- going to parentcraft classes,
- joining a support group,
- watching friends deal with their baby,
Friends without children sometimes don’t quite understand what a mind and life changing condition pregnancy is. Many pregnant couples find that their circle of friends widens to include couples who are going through pregnancy too. This creates a bond very quickly and many lifelong friendships are created. You don’t need to lose your old friends. However you need to accept that until they reach the point that you are at they won’t fully understand.
Take good care of yourself
Make time for yourself. It’s not selfish. It is sensible.
When you’re pregnant you don’t need to stop exercising but you might need to modify it a bit. Walking, swimming, cycling, aerobics (if you tell your instructor beforehand) are all good. It’s quite an effort but you do feel better afterwards. You can speak to pregnancy fitness experts on Greatvine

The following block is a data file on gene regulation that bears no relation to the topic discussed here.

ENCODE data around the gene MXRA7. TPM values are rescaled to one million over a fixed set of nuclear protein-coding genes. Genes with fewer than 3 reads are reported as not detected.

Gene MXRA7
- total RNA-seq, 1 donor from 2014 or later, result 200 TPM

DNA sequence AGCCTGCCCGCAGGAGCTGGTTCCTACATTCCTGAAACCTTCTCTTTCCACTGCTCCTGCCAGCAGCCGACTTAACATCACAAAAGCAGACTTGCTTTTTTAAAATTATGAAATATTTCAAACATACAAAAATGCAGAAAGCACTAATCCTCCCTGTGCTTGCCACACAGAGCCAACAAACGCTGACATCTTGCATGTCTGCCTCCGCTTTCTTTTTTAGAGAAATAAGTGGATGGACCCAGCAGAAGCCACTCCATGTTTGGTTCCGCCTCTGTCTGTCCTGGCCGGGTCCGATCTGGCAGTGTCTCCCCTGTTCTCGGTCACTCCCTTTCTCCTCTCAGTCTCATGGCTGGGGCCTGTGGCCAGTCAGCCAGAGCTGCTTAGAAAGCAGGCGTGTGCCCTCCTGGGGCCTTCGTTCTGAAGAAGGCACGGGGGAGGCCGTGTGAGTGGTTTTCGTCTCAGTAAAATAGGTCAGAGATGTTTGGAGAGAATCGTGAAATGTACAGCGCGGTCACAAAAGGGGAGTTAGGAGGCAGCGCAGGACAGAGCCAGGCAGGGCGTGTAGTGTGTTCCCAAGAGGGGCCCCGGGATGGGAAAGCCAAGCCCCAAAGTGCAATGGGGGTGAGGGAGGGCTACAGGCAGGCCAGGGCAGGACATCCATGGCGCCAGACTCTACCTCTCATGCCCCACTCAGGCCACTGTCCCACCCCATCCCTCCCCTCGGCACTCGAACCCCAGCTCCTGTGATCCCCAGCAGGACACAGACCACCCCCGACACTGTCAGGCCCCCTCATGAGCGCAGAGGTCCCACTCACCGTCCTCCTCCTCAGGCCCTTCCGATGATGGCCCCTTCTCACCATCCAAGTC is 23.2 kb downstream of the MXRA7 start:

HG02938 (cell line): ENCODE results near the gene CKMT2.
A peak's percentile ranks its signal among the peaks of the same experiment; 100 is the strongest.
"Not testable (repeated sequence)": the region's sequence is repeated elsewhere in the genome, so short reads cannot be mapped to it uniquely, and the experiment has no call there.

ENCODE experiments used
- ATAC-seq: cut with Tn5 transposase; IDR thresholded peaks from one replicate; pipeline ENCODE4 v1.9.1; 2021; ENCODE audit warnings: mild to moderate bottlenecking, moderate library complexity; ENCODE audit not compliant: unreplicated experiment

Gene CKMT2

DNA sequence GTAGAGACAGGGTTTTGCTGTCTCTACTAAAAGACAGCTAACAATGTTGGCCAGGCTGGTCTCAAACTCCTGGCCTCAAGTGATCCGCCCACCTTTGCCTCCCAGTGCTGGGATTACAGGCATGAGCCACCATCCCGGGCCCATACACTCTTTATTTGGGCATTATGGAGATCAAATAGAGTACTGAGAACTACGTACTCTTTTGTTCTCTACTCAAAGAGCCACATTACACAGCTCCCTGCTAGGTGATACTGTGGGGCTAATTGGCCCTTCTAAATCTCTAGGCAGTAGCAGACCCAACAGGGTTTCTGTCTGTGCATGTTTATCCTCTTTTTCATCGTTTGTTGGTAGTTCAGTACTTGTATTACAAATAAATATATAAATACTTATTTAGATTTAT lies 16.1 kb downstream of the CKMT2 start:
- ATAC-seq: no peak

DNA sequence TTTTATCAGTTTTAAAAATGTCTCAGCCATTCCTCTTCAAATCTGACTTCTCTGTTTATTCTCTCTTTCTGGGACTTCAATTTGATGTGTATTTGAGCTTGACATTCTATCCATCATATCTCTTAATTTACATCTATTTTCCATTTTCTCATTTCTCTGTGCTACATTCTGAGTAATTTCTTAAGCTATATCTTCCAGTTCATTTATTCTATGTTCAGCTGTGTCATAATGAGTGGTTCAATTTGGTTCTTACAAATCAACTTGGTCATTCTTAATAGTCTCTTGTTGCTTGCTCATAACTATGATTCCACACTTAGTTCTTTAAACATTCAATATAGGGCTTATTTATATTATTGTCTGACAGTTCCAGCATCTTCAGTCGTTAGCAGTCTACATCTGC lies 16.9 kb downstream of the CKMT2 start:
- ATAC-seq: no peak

The feelings discussed here are very common during pregnancy but must be taken seriously. If you feel like this or anywhere near it, take the first step towards recovery – tell someone.
Seven weeks after conception your baby’s trunk is straightening and gro-o-owing. He will be around 1.8cm long from crown to rump. The arms are growing, bones are developing and he even has the beginning of an elbow-bend. His limbs will be making very early movements. Toes are beginning to form. Eyelids and ears continue to take shape.
During pregnancy you will be offered different tests. Next week, week eight after conception, we’ll take a look at some of them.